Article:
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Through a Los Angeles court, the FBI recently obtained a warrant forcing a woman to unlock an iPhone equipped with Apple's Touch ID fingerprint technology, according to a report.
The woman, Paytsar Bkhchadzhyan, pleaded no contest to a felony charge of identity theft earlier this year, and was sentenced on Feb. 25, the Los Angeles Times said. Just 45 minutes after Bkhchadzhyan was taken into custody, U.S. Magistrate Judge Alicia Rosenberg approved a warrant forcing the Touch ID unlock. By 1 p.m. the same day an FBI agent had managed to take Bkhchadzhyan's print.
The iPhone was confiscated from a home in Glendale belonging to Sevak Mesrobian, a member of the Armenian Power gang, and Bkhchadzhyan's boyfriend. It's not known exactly why the FBI wanted access to Bkhchadzhyan's device, although Assistant U.S. Attorney Vicki Chou indicated that the search was part of an ongoing investigation, and an attorney that previously represented Bkhchadzhyan and Mesrobian — George Mgdesyan — said that while he isn't defending Bkhchadzhyan at the moment, the FBI may be looking into hacking and "other issues." Mesrobian has been in prison since Feb. 12.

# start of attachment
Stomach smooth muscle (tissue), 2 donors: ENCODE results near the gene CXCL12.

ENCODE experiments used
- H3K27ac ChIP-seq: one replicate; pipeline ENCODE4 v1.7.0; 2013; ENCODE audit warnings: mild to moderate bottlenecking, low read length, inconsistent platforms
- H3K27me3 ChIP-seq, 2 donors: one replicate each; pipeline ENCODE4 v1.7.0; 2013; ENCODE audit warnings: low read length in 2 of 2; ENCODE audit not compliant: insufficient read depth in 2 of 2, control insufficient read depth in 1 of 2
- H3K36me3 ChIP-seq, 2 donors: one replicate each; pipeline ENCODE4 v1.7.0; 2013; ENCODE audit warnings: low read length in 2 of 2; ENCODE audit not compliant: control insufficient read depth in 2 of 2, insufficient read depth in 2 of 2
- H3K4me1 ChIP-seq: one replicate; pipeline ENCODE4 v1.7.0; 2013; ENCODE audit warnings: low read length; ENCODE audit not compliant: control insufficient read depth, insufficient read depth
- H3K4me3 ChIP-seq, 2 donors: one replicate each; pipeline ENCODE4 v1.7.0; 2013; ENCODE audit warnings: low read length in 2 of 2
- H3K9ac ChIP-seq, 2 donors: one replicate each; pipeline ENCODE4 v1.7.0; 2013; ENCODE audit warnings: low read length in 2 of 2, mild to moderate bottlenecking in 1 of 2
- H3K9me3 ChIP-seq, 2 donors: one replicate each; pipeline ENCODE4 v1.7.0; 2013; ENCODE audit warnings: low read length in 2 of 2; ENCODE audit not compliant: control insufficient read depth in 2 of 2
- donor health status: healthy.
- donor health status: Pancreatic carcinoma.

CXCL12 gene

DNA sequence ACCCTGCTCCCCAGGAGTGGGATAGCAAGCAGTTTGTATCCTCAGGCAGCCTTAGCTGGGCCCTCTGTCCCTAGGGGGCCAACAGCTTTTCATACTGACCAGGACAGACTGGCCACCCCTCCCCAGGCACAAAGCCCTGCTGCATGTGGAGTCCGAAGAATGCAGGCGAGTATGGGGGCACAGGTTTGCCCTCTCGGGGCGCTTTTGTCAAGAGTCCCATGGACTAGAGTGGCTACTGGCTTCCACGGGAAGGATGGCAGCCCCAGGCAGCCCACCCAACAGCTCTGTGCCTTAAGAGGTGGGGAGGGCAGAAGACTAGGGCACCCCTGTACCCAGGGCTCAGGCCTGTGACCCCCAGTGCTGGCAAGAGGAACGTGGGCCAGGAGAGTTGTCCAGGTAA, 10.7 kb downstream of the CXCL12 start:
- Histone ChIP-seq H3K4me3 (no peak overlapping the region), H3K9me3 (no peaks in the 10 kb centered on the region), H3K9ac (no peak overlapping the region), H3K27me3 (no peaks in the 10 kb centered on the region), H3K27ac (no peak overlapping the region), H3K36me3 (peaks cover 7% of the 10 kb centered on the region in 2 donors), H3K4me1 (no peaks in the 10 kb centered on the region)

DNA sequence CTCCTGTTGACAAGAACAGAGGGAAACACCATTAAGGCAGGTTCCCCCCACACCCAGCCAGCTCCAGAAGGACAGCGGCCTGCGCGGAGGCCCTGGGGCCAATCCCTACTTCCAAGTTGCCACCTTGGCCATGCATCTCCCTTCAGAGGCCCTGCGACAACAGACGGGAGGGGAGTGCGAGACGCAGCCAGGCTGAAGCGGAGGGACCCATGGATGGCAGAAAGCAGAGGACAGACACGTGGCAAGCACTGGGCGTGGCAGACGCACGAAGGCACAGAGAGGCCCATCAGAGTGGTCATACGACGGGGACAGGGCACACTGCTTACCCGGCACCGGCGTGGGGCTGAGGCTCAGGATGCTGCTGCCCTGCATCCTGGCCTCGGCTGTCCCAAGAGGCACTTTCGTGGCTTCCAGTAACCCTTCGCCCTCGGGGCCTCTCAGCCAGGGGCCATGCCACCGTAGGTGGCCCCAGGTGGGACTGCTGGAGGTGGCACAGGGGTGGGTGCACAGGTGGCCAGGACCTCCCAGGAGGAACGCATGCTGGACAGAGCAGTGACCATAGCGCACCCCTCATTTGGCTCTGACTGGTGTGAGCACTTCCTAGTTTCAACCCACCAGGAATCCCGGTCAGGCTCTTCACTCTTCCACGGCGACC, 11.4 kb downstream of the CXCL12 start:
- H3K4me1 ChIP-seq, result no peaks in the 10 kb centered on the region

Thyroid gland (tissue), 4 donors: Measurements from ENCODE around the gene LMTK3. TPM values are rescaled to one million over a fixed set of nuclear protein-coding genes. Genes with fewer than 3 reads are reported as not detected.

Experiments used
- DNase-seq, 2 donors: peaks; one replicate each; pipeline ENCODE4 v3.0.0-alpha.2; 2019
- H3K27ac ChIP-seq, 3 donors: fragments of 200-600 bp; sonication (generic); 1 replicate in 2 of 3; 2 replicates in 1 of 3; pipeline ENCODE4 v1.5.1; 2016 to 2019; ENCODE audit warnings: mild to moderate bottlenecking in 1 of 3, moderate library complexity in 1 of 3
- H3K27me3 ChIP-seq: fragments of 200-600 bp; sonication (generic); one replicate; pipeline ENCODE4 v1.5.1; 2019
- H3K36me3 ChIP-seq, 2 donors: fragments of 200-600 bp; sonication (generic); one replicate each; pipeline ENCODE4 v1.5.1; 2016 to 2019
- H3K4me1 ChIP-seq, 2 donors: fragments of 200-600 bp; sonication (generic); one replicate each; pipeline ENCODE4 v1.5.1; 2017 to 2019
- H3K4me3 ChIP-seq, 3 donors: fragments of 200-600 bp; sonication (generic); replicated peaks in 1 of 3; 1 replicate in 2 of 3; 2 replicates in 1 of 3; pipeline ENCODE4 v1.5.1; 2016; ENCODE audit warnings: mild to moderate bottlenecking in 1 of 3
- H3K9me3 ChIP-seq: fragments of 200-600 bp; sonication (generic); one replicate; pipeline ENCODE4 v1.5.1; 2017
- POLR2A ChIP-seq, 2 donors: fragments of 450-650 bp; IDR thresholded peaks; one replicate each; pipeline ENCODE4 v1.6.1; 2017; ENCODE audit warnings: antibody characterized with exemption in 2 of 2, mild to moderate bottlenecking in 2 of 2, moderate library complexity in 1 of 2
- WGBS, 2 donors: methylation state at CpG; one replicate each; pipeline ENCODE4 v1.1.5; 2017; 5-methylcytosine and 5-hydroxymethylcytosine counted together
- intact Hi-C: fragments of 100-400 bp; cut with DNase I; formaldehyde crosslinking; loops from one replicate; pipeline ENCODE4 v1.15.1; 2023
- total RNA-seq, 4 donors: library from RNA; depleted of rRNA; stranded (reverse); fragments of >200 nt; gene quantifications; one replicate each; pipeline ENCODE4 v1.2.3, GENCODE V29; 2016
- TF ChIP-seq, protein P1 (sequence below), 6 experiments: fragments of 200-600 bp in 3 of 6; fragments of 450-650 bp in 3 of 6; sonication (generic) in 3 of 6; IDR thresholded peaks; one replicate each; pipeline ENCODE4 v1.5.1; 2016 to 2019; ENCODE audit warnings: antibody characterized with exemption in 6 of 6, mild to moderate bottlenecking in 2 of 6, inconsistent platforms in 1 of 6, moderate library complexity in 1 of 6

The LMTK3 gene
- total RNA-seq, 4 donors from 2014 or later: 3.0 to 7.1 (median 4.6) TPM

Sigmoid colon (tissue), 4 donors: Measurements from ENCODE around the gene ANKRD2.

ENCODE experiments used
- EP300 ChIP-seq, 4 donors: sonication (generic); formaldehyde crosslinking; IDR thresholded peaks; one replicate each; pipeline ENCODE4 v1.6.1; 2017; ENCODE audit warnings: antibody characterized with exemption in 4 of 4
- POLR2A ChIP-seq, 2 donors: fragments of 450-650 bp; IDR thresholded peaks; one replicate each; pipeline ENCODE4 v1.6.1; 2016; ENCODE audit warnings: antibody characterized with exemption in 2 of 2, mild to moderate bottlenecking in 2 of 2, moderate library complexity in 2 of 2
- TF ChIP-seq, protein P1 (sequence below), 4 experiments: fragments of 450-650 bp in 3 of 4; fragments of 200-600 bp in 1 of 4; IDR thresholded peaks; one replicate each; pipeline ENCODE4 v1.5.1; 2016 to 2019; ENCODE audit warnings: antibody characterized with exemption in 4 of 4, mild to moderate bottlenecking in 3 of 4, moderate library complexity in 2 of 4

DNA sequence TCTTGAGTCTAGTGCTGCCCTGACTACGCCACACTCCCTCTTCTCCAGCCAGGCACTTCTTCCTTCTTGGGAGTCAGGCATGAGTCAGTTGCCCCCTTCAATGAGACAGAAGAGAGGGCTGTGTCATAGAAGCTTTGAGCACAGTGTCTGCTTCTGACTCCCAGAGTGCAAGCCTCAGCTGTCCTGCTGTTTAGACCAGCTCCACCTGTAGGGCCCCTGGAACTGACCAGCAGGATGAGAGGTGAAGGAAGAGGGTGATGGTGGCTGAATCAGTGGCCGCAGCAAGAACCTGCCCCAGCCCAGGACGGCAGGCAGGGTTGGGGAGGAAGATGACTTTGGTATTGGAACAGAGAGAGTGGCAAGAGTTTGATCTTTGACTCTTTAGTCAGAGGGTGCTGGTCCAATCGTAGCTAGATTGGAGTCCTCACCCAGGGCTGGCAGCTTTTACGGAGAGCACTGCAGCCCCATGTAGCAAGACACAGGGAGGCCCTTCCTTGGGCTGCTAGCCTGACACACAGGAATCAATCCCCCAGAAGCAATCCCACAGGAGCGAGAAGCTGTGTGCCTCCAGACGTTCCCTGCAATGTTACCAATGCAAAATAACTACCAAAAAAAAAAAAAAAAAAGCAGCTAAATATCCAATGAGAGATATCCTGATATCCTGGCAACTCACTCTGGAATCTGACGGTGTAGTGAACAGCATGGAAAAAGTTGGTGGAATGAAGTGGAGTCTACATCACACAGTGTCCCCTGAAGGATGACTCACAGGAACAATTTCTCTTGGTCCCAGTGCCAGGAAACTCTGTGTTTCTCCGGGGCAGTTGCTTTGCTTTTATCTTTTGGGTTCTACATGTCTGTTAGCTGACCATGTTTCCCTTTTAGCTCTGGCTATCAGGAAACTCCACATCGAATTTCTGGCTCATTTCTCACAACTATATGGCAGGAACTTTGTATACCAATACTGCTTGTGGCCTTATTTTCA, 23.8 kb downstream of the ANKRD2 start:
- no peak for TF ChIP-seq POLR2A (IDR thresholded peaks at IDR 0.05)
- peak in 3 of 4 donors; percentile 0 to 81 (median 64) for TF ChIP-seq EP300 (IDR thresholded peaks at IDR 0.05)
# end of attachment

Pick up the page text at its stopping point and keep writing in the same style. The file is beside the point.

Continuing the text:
The Glendale case isn't the first in which U.S. court officials have ordered someone to unlock a device with their fingerprint, but such incidents are relatively rare and still controversial. While fingerprints don't normally require warrants, for instance, the issue becomes more complex when they serve as a "key" to personal information. Some critics suggest this is a violation of the Fifth Amendment's protection against self-incrimination.
The Fifth Amendment means that a person can't be forced to supply a passcode, and indeed that's a particular problem for law enforcement when it comes to iPhones and iPads. iOS requires that a Touch ID user re-enter their passcode if a device is rebooted or hasn't been unlocked for 48 hours, which could potentially put data out of police reach.
The FBI has been managing to crack into some iPhones, but the techniques used may not apply to Touch ID devices, which have a "Secure Enclave" making hardware detours around encryption either difficult or impossible.